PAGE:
Creating the New office
A Synthesis of Design, Method
and Opportuity
I first started thinking seriously about the work structure of office design in the early 60s. Like many of that era, I promoted the concept of a more open office design. In a series of un-built projects, I explored these options but found no takers. The old model of office held sway. Herman Miller ultimately cracked the mold and the rest is history. This concept, also, became entrenched and dogmatic and has failed to evolve in a way necessary to repair its many defects. In time, I became even more opposed to the so called “open” office than the traditional office.
I have a number of objections to the presently pervasive approach to office design. These go, primarily to the root of the concept of the office. I am not concerned, here, with arguments of esthetics. Obviously, one would rather have a well designed environment rather than a poor one, or - as in more often the case - a hack that in no way can be considered at all. It is most often true, unfortunately, that the issues that I address in this document are as prevalent in “good” architecture (as it is conventionally defined) as in “bad.”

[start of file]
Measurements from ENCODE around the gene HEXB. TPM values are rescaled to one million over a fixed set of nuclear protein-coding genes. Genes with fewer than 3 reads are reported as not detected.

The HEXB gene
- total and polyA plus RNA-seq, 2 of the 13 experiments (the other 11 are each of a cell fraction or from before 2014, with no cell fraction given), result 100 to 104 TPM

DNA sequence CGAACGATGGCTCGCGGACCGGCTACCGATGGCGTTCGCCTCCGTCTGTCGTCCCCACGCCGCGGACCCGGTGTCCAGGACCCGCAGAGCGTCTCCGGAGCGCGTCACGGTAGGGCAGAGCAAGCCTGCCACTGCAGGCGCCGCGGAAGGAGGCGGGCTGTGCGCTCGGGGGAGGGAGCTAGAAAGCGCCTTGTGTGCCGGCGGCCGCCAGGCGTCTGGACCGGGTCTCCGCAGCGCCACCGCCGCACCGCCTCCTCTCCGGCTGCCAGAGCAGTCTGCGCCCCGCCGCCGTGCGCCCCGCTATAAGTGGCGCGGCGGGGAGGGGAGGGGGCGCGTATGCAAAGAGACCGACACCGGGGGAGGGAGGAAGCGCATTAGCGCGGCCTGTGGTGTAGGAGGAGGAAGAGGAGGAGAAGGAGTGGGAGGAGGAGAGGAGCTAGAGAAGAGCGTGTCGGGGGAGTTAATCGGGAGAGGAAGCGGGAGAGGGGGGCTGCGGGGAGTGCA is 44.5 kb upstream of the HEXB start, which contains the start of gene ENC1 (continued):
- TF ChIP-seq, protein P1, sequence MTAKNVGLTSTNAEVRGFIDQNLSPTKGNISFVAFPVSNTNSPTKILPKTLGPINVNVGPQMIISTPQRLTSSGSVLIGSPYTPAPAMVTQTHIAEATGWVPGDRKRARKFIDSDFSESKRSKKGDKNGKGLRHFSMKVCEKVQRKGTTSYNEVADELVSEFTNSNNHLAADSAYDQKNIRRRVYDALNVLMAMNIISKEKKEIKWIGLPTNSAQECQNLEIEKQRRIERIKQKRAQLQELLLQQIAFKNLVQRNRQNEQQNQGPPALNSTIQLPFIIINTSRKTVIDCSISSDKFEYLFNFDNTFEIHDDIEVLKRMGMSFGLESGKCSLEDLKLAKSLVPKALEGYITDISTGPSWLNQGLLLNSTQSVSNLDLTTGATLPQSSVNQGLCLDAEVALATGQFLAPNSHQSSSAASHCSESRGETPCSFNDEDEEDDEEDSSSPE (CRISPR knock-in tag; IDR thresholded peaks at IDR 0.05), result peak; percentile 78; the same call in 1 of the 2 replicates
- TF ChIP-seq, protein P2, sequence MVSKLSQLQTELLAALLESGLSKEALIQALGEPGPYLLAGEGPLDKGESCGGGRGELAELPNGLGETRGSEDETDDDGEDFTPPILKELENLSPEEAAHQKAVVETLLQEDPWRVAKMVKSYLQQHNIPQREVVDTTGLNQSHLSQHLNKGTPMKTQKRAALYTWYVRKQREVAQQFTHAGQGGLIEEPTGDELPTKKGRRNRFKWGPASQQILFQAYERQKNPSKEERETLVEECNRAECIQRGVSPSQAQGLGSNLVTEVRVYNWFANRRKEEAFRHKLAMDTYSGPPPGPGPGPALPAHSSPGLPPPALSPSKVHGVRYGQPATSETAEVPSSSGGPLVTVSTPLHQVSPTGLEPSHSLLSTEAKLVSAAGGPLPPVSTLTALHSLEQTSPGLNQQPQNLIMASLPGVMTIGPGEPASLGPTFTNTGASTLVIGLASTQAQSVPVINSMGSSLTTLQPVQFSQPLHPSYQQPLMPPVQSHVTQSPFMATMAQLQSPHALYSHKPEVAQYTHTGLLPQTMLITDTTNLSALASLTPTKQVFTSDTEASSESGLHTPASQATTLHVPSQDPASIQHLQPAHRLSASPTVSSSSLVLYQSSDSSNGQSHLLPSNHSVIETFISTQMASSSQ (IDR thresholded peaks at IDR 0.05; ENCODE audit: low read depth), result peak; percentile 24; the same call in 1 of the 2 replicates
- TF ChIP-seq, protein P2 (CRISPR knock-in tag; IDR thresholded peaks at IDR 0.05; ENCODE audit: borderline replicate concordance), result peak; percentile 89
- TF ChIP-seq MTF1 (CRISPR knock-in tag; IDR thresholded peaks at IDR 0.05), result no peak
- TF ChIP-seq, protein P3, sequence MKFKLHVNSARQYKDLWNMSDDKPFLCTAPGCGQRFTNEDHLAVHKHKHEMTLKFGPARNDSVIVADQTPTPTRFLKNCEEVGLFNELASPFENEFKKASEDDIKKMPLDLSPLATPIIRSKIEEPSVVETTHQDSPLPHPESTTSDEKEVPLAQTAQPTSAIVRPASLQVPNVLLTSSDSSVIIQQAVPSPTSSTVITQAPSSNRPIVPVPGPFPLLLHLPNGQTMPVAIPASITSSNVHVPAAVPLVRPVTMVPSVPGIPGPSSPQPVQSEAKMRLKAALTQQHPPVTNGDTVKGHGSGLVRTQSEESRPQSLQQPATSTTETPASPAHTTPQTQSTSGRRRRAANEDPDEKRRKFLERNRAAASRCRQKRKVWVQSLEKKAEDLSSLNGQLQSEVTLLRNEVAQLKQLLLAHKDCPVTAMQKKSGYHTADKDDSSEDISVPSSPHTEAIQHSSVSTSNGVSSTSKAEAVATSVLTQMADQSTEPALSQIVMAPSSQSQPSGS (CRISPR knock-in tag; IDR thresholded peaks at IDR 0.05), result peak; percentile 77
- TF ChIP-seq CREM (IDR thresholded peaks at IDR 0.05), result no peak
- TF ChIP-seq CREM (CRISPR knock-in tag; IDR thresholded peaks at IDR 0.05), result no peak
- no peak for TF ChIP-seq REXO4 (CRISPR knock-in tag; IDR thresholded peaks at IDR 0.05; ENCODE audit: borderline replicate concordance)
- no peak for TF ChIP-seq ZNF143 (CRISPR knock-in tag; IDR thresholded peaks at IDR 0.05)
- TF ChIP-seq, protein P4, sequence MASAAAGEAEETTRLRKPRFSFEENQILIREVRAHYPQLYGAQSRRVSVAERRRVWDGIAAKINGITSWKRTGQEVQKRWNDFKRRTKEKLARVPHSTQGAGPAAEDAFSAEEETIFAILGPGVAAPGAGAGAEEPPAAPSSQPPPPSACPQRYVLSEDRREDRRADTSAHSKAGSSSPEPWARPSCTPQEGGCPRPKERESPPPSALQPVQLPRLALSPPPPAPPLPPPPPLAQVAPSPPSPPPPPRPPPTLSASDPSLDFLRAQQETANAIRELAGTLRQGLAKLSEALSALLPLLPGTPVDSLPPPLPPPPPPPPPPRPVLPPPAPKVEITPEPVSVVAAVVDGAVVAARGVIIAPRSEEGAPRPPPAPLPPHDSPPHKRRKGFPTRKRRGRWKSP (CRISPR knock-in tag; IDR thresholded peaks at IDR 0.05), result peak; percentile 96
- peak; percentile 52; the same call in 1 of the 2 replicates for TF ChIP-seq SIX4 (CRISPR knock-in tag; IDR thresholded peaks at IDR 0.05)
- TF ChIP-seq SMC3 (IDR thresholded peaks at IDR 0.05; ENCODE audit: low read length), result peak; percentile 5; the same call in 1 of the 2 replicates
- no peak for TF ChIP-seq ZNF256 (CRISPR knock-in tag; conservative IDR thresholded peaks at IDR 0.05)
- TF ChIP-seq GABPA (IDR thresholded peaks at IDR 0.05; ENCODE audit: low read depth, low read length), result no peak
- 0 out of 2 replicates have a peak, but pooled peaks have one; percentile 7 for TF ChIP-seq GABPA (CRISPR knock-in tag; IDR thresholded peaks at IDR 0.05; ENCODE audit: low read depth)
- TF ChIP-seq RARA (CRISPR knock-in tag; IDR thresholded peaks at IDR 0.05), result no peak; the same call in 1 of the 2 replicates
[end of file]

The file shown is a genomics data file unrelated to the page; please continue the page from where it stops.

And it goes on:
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Matt Taylor
September 27, 2003


SolutionBox voice of this document:



posted: September 27, 2003

revised: October 11, 2003
• • •

(note: this document is about 5% finished)

Copyright© Matt Taylor 2003

Aspects of work shown here is Patented by iterations and in Patent Pending


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